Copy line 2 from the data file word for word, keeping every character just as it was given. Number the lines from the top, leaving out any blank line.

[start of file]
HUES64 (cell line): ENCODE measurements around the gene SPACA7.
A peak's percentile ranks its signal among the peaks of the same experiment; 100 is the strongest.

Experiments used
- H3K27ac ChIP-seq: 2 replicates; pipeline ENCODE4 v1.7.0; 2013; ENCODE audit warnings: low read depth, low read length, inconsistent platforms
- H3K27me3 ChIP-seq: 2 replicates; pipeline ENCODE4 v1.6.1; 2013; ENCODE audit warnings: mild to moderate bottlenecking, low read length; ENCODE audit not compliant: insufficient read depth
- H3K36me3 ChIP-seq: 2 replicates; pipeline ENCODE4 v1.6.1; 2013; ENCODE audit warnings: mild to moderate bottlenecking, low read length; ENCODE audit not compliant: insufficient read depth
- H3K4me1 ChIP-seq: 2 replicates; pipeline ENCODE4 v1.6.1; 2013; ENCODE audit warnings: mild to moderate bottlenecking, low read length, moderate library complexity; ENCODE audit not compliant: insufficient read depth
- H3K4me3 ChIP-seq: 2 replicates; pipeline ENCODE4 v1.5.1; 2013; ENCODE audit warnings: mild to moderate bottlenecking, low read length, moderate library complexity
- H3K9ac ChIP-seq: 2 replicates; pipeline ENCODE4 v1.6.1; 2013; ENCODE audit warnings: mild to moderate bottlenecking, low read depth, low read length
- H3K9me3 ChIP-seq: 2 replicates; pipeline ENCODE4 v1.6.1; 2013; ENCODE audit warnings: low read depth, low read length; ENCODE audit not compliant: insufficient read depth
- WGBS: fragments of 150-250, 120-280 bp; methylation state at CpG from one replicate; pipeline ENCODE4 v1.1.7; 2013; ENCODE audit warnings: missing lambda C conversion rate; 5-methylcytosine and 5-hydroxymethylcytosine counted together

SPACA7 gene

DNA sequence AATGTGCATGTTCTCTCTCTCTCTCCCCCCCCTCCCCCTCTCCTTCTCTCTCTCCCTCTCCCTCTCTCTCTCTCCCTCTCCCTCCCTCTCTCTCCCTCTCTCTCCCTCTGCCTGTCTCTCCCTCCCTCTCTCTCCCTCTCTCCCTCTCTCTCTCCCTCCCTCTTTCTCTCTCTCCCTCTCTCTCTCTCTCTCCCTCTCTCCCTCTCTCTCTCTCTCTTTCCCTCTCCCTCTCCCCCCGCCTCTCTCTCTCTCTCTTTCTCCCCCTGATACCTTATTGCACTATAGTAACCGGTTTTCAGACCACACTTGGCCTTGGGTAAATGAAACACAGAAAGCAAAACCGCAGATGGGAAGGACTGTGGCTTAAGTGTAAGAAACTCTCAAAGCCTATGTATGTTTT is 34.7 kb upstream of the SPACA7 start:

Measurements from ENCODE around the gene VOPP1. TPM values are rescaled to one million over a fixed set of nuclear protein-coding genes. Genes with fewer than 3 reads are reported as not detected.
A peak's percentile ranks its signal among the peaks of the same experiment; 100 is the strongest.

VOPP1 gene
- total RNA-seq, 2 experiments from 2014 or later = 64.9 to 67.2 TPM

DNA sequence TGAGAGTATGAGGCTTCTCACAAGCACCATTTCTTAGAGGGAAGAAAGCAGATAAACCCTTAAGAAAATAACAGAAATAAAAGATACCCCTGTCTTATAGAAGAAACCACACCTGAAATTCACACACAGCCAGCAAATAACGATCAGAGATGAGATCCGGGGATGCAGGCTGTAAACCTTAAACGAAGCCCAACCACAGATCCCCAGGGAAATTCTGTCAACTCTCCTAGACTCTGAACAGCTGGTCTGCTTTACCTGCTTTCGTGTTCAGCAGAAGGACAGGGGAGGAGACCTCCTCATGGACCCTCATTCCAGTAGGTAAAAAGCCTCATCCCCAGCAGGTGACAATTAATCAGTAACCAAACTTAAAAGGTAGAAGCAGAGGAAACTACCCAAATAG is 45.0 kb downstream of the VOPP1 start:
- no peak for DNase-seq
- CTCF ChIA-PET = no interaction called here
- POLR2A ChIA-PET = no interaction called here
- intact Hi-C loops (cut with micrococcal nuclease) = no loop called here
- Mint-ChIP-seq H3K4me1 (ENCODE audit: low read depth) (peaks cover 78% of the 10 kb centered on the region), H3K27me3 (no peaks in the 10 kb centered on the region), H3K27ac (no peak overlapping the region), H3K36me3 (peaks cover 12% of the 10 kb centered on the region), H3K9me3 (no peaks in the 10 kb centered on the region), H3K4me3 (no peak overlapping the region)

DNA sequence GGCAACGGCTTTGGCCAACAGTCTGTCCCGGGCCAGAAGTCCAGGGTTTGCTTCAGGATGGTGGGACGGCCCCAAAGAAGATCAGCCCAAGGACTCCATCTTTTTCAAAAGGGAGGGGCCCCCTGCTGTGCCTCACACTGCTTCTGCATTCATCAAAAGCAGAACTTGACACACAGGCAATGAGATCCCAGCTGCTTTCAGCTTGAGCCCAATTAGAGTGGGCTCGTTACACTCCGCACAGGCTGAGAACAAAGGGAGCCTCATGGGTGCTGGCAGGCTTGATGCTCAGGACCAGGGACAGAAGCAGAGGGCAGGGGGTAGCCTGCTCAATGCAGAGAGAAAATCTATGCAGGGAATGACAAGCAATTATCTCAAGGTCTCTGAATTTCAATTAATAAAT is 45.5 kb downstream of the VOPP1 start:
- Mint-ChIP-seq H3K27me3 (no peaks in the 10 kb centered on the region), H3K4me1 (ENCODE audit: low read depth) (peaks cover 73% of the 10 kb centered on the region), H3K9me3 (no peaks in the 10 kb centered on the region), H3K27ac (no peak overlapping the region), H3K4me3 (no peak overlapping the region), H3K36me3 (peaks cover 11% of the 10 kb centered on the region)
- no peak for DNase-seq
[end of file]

A peak's percentile ranks its signal among the peaks of the same experiment; 100 is the strongest.